We have a son who argues with us that pot is not addictive. He says it adds to his life and does him no harm. Since both my husband and I smoked some when we were younger, we are not sure what to say.
You are asking two questions. First, you want to know about the addictive aspects of pot. Second, you are asking what to do about your son.
In my opinion pot can be very addictive. Some say it is “psychologically” very addictive but not “physiologically.” This differentiation holds little comfort for me.
There are four groups of pot smokers. The first is the experimenter. They try it a few times and probably like it but make a decision to leave it alone. Second, there are the intermittent users, those who smoke, often more socially, from time to time. They usually abandon pot as a part of their life once the school years are completed. These two groups comprise the majority of smokers. Third, there are the devoted pot smokers. They cannot imagine life without it. They use it to cope with anxiety and stress. Some use it throughout life. Finally, there is the small but worrisome minority who use pot as an introduction to more serious drug use.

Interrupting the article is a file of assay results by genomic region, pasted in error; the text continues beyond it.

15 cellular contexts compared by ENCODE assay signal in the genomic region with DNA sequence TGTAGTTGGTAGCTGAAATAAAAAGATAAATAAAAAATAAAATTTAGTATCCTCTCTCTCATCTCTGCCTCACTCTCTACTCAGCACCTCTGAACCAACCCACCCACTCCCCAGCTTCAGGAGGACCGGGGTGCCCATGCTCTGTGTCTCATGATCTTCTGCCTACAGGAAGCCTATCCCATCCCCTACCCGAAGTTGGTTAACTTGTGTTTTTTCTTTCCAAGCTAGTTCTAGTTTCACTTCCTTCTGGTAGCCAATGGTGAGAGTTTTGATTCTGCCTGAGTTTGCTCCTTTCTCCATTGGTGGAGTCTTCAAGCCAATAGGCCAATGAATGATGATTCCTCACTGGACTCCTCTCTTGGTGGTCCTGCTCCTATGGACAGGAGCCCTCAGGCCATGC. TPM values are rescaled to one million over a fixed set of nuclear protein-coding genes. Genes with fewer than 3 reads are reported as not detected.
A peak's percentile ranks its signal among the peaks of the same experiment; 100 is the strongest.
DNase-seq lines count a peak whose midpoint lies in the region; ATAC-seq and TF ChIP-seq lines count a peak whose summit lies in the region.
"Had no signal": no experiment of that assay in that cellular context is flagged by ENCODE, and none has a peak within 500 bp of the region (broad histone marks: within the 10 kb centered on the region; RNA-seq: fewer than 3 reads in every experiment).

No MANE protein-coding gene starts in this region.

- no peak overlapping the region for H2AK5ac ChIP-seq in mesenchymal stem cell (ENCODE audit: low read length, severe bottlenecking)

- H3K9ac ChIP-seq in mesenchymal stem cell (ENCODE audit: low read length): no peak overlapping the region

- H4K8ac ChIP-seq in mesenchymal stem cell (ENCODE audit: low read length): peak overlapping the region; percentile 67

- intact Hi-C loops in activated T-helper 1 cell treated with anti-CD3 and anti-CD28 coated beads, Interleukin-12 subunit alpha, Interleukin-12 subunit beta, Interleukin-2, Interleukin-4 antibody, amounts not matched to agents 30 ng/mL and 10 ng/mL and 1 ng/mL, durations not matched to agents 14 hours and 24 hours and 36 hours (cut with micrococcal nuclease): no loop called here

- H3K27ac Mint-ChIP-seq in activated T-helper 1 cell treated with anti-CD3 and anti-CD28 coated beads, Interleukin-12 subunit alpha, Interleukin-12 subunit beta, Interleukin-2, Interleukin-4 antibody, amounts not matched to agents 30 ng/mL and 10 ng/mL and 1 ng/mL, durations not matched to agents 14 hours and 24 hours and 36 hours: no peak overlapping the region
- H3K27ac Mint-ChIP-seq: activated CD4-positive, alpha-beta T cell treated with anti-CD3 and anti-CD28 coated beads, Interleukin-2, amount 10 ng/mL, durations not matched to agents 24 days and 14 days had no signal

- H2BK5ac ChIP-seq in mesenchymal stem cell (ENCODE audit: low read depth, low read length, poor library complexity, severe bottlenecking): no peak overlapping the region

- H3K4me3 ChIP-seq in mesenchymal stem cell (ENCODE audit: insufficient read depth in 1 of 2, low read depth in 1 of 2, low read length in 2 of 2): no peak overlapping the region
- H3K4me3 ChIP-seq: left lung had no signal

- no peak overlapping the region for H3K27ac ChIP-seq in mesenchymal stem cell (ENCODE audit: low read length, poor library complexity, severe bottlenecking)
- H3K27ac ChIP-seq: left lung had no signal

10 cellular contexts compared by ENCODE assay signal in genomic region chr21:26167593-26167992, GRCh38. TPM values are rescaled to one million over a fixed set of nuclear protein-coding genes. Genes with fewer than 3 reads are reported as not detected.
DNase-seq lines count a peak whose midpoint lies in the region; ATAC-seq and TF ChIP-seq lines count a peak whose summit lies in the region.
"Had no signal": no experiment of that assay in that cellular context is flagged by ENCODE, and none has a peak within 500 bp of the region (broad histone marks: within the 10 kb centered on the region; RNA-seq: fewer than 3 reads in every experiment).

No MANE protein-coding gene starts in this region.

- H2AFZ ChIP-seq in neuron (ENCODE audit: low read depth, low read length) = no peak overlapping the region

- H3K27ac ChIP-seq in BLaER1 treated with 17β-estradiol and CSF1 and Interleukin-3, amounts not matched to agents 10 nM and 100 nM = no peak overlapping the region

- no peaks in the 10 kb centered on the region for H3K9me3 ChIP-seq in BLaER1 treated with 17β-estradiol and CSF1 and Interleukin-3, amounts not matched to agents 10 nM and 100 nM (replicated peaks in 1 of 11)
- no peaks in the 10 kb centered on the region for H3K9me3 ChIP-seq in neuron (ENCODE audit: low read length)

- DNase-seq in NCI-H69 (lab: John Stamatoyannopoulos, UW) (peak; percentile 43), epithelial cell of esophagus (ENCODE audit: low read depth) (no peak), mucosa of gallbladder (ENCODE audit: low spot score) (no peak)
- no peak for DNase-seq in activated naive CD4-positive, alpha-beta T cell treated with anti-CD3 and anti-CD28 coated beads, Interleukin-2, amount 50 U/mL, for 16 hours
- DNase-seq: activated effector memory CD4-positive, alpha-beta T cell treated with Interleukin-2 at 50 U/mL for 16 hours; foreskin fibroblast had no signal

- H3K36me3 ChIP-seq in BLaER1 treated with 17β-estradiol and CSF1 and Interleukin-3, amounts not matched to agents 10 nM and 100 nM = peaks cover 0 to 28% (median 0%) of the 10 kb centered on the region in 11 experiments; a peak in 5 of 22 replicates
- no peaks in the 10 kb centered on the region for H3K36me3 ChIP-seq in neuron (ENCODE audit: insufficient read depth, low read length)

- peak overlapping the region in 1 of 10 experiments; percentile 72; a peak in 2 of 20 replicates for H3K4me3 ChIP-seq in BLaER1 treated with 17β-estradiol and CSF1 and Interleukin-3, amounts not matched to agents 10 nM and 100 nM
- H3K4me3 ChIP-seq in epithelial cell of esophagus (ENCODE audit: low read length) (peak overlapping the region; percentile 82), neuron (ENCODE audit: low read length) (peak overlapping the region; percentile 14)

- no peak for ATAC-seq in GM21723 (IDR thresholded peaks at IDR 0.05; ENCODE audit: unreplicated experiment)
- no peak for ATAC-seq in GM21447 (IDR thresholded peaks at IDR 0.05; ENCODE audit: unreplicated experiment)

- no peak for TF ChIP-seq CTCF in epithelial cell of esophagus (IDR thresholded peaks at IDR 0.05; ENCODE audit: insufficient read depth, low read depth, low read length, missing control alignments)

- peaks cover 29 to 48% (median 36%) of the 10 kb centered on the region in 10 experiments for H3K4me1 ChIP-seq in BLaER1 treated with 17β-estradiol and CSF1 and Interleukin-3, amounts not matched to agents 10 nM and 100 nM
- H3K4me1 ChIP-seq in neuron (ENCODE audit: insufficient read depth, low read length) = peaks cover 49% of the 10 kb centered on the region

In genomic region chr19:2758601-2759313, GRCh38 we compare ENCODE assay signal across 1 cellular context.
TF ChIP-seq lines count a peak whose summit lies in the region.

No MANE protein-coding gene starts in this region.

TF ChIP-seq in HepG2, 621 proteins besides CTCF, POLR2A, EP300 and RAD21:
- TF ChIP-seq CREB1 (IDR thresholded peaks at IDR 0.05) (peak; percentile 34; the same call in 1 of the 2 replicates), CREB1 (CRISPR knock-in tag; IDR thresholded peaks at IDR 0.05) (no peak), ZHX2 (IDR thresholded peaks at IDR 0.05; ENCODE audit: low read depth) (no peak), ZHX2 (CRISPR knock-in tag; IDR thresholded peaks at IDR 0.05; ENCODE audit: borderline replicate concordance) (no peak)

The problem is prediction. Who knows what group a young person may be in? Therefore, it seems to me a parent has a tough job. Keep talking, not editorializing and preaching. Make it clear you find the habit destructive. Do not enable. Granted you may not be able to keep your youngster from pot, but you can neither encourage or support it.
Things to watch for are simple: Kid lose the edge. In work, school, sports, and friends. There are clear changes. Everything will become focused on what I call the ““pot freedom torch.” Get help. It does not always work, but try. Mary Jane is a difficult friend to have.
Dr. Larry Larsen is an Andover psychologist. If you would like to ask a question, or respond to one, you can e-mail Dr. Larsen at lrryllrsn@CS.com.